Democratic Governors Push Agenda
By Jason White, Assistant Staff Writer
Seeking to play a larger role in the national political arena, Democratic governors met in Washington, DC, Monday to weigh in on the debate over economic stimulus, saying the economy needs greater public investment in roads and schools and not just more tax cuts
"One message that we have to give the administration is that tax cuts aren't sufficient for economic growth and economic stimulus," said Pennsylvania Gov.-elect Ed Rendell, a former Philadelphia mayor. "We have to invest in growth in this country, whether it's infrastructure repair or whether it's school construction."
Rendell's comments follow an election in which the Democratic Party was roundly criticized for lacking a clear alternative to Bush Administration and other Republican proposals on the economy. Some of that criticism came from Democrats themselves.
"Certainly, Nov. 5. . . we Democrats did not have an (national) economic agenda. These Democratic governors in their states did, especially those that were recently elected," said New Mexico Gov.-elect Bill Richardson. He said his views were his own and not necessarily reflective of others at the Democratic Governors Association's winter meeting.
The Democratic governors plan to consult with Democratic congressional leaders, including Senate Minority Leader Tom Daschle (D S.D.) and House Minority Leader Nancy Pelosi (D Calif.), on a plan to kick-start the economy.
Some Democratic governors favor direct public investment in road building and school construction to put people to work, in addition to tax cuts. Rendell also mentioned helping the airline industry and railroads.
The governors' effort to assert themselves comes at a time when the Democratic Party is attempting to refashion itself after a devastating election in which it lost its majority in the U.S. Senate, lost ground in the U.S. House and fell into the minority in state legislatures.
The governors' races were one of the few bright spots for Democrats, as they closed the gap on Republicans, including key wins in Pennsylvania, Michigan and Illinois.
"What you're seeing here today is an effort by Democratic governors on the national stage, and certainly on the Democratic party stage, to have more influence on message and policy," said New Mexico's Richardson.
"One of the reasons why we won races in November, why we had successes in November, was that Democratic governors had a message of economic opportunity," said Iowa Gov. Tom Vilsack.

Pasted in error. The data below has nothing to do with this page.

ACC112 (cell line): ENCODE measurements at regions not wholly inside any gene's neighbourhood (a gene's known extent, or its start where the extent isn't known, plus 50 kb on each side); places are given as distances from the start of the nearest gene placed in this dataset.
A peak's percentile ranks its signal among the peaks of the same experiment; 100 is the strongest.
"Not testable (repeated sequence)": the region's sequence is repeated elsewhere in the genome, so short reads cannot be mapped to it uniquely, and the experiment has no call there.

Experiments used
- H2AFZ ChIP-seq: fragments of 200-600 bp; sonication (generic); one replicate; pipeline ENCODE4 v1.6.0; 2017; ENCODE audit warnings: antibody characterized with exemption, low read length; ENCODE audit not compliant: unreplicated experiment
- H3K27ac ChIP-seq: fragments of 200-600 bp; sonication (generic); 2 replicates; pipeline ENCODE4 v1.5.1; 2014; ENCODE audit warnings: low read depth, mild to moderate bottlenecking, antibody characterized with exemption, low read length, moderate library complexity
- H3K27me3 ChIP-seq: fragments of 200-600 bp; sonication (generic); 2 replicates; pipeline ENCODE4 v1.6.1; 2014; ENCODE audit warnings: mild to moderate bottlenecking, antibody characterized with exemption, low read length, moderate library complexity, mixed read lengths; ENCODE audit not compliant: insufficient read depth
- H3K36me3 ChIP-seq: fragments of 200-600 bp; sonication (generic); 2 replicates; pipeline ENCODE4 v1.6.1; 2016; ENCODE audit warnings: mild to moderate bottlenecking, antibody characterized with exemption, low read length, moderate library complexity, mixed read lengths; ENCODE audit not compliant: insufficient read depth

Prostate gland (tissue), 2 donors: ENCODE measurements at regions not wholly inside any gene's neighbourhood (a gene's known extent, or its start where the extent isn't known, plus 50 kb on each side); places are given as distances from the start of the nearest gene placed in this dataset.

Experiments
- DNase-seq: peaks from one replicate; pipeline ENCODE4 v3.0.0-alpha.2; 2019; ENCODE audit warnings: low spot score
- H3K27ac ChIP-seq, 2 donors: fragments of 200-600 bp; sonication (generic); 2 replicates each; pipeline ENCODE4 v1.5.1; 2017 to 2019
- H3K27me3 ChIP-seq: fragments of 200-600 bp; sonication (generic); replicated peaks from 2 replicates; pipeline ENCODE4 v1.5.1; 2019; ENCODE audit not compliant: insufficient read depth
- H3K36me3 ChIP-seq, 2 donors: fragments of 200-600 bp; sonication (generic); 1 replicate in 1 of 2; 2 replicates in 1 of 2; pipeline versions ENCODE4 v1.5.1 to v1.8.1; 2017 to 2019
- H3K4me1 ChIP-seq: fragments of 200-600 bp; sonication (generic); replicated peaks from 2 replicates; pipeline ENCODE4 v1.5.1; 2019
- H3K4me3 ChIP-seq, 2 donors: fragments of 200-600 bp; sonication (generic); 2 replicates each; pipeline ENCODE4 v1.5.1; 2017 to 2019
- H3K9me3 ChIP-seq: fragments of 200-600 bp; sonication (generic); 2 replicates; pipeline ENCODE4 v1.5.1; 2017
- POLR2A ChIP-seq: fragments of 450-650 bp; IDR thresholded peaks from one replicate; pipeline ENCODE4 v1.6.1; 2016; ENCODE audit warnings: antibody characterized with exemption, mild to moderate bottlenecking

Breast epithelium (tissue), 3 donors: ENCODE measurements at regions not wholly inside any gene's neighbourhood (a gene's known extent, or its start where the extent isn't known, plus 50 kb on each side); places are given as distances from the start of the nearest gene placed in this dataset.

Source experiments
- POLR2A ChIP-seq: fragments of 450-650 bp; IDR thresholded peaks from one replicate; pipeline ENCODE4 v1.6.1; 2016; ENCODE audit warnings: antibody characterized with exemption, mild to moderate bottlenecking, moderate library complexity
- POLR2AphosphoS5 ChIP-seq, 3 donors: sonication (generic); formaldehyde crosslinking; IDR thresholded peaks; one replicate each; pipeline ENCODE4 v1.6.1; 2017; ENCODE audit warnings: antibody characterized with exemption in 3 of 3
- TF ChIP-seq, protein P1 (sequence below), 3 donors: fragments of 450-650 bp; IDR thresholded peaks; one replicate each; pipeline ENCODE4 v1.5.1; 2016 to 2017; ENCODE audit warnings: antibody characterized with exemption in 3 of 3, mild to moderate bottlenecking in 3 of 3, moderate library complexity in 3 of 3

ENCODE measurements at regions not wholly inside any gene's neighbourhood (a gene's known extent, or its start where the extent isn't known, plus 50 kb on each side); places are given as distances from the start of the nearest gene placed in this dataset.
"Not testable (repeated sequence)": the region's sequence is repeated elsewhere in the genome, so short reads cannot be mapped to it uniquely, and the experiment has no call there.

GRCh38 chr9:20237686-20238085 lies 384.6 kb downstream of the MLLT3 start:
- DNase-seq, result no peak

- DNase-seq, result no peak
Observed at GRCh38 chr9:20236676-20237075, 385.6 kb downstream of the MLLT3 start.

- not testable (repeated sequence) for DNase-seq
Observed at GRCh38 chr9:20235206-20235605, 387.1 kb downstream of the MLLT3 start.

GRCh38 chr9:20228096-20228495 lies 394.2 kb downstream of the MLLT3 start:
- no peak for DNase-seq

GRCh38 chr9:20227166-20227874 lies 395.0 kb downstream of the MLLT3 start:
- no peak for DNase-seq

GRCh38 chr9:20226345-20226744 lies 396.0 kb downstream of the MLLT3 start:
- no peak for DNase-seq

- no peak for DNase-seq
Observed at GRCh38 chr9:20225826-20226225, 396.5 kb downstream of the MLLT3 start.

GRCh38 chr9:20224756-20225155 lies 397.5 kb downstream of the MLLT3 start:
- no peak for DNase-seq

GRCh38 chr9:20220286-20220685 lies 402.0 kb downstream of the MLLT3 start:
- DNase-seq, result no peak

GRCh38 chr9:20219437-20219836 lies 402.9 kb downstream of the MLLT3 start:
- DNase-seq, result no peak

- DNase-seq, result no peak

Vilsack wants to see the governors take the lead on this issue over the next decade much as their predecessors led the welfare reform debate during the 1990's.
"In the early 1990's governors ... led the nation in welfare reform," said Vilsack. "This group of governors is equally capable of leading the nation in economic development reform. In my own home state of Iowa, what I hope is that we'll be able to have a conversation about how to help those communities and those areas of the country that have been left behind, our rural communities."
In addition to weighing-in on the economic stimulus debate, the governors are in Washington to urge Congress and the Bush Administration to step-up their funding of education, healthcare and transportation.
The governors, many of whom are facing significant budget deficits in their states, are seeking additional monies to stave off cuts to these programs.
But acknowledging that money is scarce even at the federal level, the governors also spoke to the need for greater flexibility in federal-state programs, such as Medicaid, which provides healthcare to the poor, and No Child Left Behind, the recently passed education reform bill.
"We're not just asking for economic assistance in these tough economic times that more than 45 states are now facing," said Washington Gov. Gary Locke, chair of the Democratic Governors Association.
"If additional funding is not possible, then the federal government needs to give us greater flexibility. . . .We're being forced into Draconian choices of either eliminating these programs one hundred percent or continuing them without the funds to do so," said Locke.